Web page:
Efforts by the Or-ganisation of Petroleum Exporting Countries (OPEC) and non-OPEC members to cut output in order to induce inrease in oil prices may not yield the desired results, experts have said.
Brent crude price suffered a relapse at the weekend, moving downward to $52, from $56 recorded some weeks ago.
OPEC and 11 other producers, including Russia, agreed in December to cut their combined output by almost 1.8 million barrels per day (bpd) in the first half of the year to eradicate excess supply and boost prices.
That agreement, which provided initial boost to crude prices, could be extended for six months, but experts do not believe prices would receive any significant boost.
The experts, who include the Society of Petroleum Engineers (SPE-Nigeria) Chairman, Dr Saka Matemilola and an Energy Economist with the University of Ibadan, Prof AdeolaAkinnisiju, said the hope of a further rise in the price of crude may be dimmed by the realities that would unfold in the market as time goes on according to The Nations report
Matemilola said the industry has its burst and boom period, adding that the boom in the price of crude oil will not come sharply, a development, which has cast a doubt on the Federal Government’s fiscal strategies of deriving enough earnings from crude oil exports to finance its 2017 budget.
He said the rise in the price of crude oil is predicated on some factors such as market forces, and politics in the global oil market, adding that no organisation or individual can control or regulate these factors.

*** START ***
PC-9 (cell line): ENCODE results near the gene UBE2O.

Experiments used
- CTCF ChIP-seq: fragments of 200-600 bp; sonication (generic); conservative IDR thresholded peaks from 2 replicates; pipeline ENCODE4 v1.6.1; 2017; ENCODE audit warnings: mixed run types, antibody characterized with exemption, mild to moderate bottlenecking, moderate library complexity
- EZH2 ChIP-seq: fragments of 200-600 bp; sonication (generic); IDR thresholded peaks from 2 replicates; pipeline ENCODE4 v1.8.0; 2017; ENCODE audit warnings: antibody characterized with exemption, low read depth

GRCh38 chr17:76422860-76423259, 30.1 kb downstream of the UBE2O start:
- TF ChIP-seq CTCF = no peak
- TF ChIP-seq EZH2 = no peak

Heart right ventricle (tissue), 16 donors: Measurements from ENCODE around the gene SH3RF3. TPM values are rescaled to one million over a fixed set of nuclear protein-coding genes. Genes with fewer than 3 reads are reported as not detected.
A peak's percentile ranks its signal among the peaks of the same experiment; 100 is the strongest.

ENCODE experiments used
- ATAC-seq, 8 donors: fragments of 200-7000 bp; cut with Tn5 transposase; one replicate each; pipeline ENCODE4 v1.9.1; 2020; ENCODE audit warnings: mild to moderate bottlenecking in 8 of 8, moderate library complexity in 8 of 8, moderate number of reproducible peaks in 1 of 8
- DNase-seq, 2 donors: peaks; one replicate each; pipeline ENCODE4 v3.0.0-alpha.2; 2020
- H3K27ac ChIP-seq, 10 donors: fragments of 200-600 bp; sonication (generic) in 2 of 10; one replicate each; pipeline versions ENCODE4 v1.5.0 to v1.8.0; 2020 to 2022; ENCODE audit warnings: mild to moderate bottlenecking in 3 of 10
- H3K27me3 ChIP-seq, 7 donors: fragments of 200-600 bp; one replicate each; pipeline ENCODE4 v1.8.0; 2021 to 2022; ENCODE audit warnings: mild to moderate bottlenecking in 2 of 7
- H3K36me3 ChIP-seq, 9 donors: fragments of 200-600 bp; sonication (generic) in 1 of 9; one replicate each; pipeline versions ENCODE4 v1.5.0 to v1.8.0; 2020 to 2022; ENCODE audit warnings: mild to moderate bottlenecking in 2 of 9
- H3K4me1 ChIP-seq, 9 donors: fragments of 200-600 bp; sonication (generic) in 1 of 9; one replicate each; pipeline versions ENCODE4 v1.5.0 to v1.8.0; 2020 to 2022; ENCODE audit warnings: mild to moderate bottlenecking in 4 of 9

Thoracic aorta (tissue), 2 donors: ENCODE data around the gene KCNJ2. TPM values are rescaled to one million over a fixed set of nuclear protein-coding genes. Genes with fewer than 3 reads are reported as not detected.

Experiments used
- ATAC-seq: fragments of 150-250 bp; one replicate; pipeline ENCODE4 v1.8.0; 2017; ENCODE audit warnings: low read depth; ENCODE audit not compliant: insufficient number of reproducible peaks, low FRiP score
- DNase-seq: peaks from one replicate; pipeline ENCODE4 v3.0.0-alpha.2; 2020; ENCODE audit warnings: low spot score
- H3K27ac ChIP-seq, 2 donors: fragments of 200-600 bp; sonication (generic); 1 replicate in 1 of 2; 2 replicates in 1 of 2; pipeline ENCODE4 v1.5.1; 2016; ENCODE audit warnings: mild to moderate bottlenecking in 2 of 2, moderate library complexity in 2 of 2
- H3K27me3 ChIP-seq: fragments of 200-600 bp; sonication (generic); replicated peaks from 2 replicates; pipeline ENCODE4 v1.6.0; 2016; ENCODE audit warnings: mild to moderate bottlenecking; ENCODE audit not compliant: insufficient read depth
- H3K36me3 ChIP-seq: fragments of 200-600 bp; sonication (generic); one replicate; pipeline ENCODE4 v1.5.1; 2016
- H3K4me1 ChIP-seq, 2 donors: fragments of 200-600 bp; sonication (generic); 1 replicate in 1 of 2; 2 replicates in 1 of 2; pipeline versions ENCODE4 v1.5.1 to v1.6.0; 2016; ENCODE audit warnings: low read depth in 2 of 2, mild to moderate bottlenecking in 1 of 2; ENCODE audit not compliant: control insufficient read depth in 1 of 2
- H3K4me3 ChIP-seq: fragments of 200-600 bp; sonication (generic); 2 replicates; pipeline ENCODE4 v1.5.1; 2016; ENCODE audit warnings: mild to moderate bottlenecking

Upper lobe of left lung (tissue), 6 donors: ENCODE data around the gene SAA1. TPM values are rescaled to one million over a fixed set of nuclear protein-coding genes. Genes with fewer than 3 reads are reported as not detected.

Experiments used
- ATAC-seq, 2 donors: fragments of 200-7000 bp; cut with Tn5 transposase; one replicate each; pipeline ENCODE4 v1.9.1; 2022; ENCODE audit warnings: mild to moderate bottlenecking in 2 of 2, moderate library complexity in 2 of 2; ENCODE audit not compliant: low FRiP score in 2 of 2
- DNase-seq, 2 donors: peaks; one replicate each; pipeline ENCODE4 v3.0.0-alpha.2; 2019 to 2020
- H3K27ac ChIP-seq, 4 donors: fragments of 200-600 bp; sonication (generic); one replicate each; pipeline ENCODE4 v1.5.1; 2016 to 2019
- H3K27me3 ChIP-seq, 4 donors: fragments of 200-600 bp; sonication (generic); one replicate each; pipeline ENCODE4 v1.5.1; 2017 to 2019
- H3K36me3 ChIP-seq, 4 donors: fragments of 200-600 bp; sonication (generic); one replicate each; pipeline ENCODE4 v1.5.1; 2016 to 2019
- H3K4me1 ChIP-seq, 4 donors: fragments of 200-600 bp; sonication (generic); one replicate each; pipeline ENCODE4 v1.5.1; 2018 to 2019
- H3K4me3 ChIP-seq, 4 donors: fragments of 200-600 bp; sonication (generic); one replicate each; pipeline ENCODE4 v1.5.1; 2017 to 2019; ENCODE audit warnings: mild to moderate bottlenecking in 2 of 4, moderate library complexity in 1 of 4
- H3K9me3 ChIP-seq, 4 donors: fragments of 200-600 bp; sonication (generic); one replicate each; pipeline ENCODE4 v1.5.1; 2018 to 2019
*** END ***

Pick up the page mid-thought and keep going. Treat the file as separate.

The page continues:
‘’Often times, these factors are controlled by the forces of demand and supply. This means that when supply exceeds the demands, the price of crude will rise to between $120 per barrel to $130 per barrel in the foreseeable future. I can say yes, it is achievable. But the sharp rise in the price of crude would not be as rapid as that, in view of some factors in the market. These are swing in the demand and supply of crude oil and others,” he said.
Also, Akinnisiju said it had never happened before that the price of crude would move up in one fell swoop.
He said the market is highly sensitive, as it reacts to issues, policies and directions, in which production and price of crude oil move to in the industry.
He said there was a tremendous amount of stock in the markets and to expect a major increase in the price is not very realistic.
He said some producers might increase their production of oil, if they had suitable conditions or situations, adding that when this happens, there would be increase in supply of crude and its reduction in the price of the product.